Restaurants open many doors of business opportunities, especially to young enthusiastic restaurateurs who are looking for a starting point in their careers. The restaurant industry can potentially be a major economic driver, especially in areas of tourism and holidays. Restaurants vary in sophistication and size and therefore their staffing requirements may vary. All restaurants, however, have similar operational needs to meet and roles for restaurant employees to fill that require a lot of skill, experience in many cases, and resilience.
You may be thinking about working in a dining establishment or perhaps even opening a restaurant one day. Having a fundamental understanding of staff needs and the positions involved as well as a restaurant personnel list of qualified and competent employees for different roles can pay off. It’s important to have reliable and trustworthy staff, especially in circumstances where you can’t be on site. This is where the importance of having a restaurant manager comes into play.
Contrary to what many people think, restaurateurs spend a lot of their time away from their business. Known as absentee business, this structure requires a manager to oversee operations and performances of restaurant staff. For that reason, a manager should be on top of your restaurant staff list to hire. A restaurant manager can be seen as your side kick as he/she is responsible for seeing that services from both the front and the back of the house run smoothly. The duties of a restaurant manager range from equipment delivery to hospitality. In many circumstances, an executive chef may assume the role as a manager and handle the business, inventory, administrative work and assist in the hiring process of restaurant staff in addition to managing an entire food preparation team.
Back of the House, or working in the kitchen, is usually overseen by an executive chef or sometimes by a sous chef. The executive chef is the head chef who designs the menu, creates specials, orders the food, and overall manages all the activities in the kitchen. The executive chef handles scheduling, hiring, and firing kitchen staff. He/she is also responsible for the quality of food that is prepared in the kitchen and served to the customers. Every detail of the kitchen’s operations is accounted for and traced back to the executive chef. The position of an executive chef is customarily offered to the candidate with a strong culinary background and several years of restaurant management experience. Detail orientation and the ability to thrive under stress in a fast paced environment are the 2 most important aspects in the role of an executive chef.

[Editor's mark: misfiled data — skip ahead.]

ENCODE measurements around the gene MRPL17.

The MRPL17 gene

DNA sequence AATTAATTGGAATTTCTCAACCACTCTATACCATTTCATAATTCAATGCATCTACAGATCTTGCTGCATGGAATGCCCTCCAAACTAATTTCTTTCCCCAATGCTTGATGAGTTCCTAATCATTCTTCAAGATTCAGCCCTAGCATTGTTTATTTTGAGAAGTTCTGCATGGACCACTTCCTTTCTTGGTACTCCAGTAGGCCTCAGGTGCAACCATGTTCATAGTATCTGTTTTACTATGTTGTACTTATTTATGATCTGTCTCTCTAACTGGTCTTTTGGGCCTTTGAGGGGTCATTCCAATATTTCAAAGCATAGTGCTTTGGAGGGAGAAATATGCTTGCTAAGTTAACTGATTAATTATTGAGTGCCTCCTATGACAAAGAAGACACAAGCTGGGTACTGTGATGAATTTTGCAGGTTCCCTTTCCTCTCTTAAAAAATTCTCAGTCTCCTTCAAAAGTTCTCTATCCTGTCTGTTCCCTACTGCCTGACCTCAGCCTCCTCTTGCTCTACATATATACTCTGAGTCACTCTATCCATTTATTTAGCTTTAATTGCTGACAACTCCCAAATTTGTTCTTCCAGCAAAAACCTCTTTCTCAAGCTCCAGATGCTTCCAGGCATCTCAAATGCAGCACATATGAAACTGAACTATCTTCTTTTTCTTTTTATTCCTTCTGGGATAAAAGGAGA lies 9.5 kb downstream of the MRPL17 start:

The sous chef is next in command of an executive chef. He/she serves as an assistant to the executive chef and handles the operations when the executive chef is not around. Sometimes, the sous chef may work a particular station or fill in on the line of expediting orders to a chalet of prep cooks, line cooks and bakers. While many small restaurants don’t keep sous chefs on staff, the role for a sous chef requires the same set of skills, experience and training as that of an executive chef, especially at larger and more reputable dining establishments. Sous chefs can move up the ladder very quickly depending on the restaurant they work at, their performance and dedication.
A dining room manager or a maître d at more formal restaurants, generally supervises all operations in the dining room, or in Front of the House. The dining room manager is appointed to oversee service staff including bartenders. They are also responsible for scheduling and maintaining inventory. Larger restaurants may enlist help from a head waiter to manage all the servers. Servers take orders from the customers and deliver their meals to them.